UT Athletics Director Steve Patterson says the loss in ticket revenue was one of the reason why the department lost money in 2013-14.

BEVO BEAT

What sports at the University of Texas made money in 2013-14?

Posted January 13th, 2015

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UT Athletics Director Steve Patterson says the loss in ticket revenue was one of the reason why the department lost money in 2013-14.
UT Athletics Director Steve Patterson says the loss in ticket revenue was one of the reason why the department lost money in 2013-14.

Last Friday, Brian Davis broke a Statesman exclusive story on the University of Texas athletics department’s finances for 2013-24. The Longhorns lost money last year for the first time since the 1999-2000 academic year. An 11.8 percent drop in ticket revenue was one of the main reasons for the fall into the red. Athletic director Steve Patterson also said a one-time cost of $4.375 million to buy out Charlie Strong’s contract from Louisville upon his hire also added to the deficit. Former coach Mack Brown received a $2.75 million severance package, but the payout is structured over four years.

This week, we took a more detailed look at last year’s finances and here are some of the findings:

Only three sports made money in 2013-14. Football cleared $77.6 million, men’s basketball produced $6 million to the bottom line and baseball finished in the black at $1 million.

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Every other sport finished in the red. Some highlights include: Women’s hoops at ($3.1 million), volleyball at ($1.6 million), men’s track at ($1.6 million), rowing at ($1.3 million) and softball at ($915,000)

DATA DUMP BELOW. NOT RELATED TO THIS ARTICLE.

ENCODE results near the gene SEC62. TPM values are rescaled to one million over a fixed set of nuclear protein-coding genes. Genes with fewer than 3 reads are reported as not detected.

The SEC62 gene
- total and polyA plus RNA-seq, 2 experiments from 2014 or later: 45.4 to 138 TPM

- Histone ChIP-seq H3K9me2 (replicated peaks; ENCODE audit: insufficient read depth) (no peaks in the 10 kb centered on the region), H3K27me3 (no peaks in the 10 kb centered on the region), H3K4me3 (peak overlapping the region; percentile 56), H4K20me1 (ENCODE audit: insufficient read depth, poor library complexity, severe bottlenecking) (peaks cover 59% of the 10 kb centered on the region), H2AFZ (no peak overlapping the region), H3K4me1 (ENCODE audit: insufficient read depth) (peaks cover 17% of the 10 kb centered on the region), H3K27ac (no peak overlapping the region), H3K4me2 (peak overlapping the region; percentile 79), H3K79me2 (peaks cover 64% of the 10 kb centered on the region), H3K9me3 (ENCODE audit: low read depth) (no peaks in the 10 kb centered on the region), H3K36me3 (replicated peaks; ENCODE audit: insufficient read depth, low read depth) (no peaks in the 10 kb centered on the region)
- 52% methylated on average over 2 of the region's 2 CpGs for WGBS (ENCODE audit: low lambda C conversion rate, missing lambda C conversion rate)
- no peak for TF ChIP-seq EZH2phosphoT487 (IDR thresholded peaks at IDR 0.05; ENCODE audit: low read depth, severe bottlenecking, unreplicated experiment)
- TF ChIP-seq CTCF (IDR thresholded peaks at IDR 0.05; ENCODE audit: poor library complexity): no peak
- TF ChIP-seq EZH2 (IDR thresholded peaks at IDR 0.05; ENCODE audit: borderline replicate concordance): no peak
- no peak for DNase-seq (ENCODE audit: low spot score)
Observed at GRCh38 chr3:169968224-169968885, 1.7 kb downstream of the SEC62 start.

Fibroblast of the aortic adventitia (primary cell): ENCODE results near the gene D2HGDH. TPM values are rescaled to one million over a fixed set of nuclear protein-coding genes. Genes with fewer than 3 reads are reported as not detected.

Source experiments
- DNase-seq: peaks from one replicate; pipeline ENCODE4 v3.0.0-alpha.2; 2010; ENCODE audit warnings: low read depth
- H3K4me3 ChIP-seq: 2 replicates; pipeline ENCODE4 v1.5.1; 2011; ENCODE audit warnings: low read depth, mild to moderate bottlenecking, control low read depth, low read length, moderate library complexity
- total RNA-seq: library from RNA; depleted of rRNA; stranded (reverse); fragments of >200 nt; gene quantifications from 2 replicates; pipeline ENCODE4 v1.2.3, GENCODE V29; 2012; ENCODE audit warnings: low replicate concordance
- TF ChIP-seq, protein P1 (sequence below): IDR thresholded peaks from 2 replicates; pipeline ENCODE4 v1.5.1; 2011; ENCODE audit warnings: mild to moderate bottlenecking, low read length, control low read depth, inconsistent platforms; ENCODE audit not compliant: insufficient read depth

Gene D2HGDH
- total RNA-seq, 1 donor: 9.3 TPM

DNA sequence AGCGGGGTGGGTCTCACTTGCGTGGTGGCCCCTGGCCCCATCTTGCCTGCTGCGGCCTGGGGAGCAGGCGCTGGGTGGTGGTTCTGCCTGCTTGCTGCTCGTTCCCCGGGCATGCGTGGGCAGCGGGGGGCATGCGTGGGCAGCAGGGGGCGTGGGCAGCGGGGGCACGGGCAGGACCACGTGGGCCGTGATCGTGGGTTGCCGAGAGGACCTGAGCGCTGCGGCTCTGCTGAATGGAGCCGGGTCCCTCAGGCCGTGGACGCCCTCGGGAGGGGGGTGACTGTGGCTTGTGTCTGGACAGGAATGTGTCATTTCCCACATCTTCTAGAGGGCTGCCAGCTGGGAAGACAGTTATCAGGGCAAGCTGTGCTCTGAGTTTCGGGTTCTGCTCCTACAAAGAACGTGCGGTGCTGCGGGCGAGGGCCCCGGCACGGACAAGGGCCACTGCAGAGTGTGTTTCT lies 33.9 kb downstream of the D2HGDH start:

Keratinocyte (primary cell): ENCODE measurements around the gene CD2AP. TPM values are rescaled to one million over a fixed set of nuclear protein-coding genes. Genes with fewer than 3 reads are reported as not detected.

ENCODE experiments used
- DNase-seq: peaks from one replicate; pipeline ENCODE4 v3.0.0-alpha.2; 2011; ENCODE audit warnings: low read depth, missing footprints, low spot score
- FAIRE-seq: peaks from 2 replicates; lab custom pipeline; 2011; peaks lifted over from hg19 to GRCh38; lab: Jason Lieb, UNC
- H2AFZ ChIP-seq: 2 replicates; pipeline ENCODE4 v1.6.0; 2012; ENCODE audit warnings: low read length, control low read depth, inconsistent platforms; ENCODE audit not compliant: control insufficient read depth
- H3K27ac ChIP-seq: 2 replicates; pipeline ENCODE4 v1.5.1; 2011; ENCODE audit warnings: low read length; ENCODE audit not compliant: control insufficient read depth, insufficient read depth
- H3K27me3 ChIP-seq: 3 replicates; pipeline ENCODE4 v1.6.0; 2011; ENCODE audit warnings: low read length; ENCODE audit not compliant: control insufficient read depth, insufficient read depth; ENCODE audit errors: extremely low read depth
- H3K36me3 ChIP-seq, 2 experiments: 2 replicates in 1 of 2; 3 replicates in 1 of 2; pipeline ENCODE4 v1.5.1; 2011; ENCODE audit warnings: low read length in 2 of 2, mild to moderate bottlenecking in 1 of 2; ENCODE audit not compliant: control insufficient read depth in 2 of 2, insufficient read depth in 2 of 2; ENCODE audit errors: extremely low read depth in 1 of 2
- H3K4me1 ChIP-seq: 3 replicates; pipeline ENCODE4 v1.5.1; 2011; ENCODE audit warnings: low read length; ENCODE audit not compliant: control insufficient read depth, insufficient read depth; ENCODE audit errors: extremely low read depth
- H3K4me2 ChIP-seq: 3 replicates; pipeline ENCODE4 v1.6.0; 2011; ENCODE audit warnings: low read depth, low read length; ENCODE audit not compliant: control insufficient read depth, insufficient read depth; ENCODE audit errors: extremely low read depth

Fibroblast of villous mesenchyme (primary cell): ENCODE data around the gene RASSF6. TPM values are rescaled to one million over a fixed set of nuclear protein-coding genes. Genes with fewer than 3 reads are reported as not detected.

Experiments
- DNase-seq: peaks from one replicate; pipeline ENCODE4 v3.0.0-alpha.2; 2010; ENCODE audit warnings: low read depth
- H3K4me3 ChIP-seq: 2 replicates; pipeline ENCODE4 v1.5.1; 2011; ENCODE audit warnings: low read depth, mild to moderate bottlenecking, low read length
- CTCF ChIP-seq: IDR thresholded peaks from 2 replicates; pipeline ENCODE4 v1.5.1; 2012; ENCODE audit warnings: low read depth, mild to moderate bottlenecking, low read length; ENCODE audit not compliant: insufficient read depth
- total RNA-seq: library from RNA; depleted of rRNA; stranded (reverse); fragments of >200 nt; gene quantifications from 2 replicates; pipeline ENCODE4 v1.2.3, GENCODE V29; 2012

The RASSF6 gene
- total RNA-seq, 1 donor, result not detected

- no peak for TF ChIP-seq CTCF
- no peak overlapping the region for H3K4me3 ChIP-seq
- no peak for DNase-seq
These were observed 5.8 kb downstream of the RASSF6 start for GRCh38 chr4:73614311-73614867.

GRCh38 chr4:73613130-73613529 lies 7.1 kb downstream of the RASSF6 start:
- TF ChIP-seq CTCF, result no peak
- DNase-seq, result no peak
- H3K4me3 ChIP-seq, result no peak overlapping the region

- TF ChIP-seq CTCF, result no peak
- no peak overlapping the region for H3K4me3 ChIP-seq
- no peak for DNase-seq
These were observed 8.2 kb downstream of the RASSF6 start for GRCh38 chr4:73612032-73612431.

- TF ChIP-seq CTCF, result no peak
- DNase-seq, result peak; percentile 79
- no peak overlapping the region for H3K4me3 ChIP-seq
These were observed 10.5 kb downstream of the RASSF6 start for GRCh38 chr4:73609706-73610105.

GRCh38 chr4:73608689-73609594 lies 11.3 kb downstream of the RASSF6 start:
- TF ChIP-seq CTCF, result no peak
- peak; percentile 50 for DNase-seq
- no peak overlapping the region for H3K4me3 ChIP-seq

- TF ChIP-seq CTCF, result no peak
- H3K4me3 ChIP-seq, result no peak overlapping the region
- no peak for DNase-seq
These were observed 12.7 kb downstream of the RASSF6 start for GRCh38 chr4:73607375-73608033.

Football revenue is key to department’s financial success. Not new news here, but football revenue is 750% more than the second highest sport revenue. Some sports include: Football at $112.5 million, men’s hoops at $15 million, baseball at $5 million, women’s basketball $1.7 million, volleyball at $1.6 million and soccer at $628,000.

Ticket sales revenue follows the same theme. Football ticket sales garner $34 million, men’s basketball $3 million, baseball $1 million, women’s hoops $270,000, volleyball $220,000 and soccer $25,000.

Some oddities are in the details:

The leader in revenue generated by sports camps is surprising. Swimming leads the way at $1 million. Volleyball is next at $740,000. Soccer is third at $370,000. Football is slotted at 6th only bringing in only $290,000.

The department’s recruiting expense matches its “equipment, uniforms and supplies” expense. Both cost $1.46 million.

Besides football only two teams receive money for game guarantees. Volleyball gets $4,000 and soccer brings in $1,500.

 

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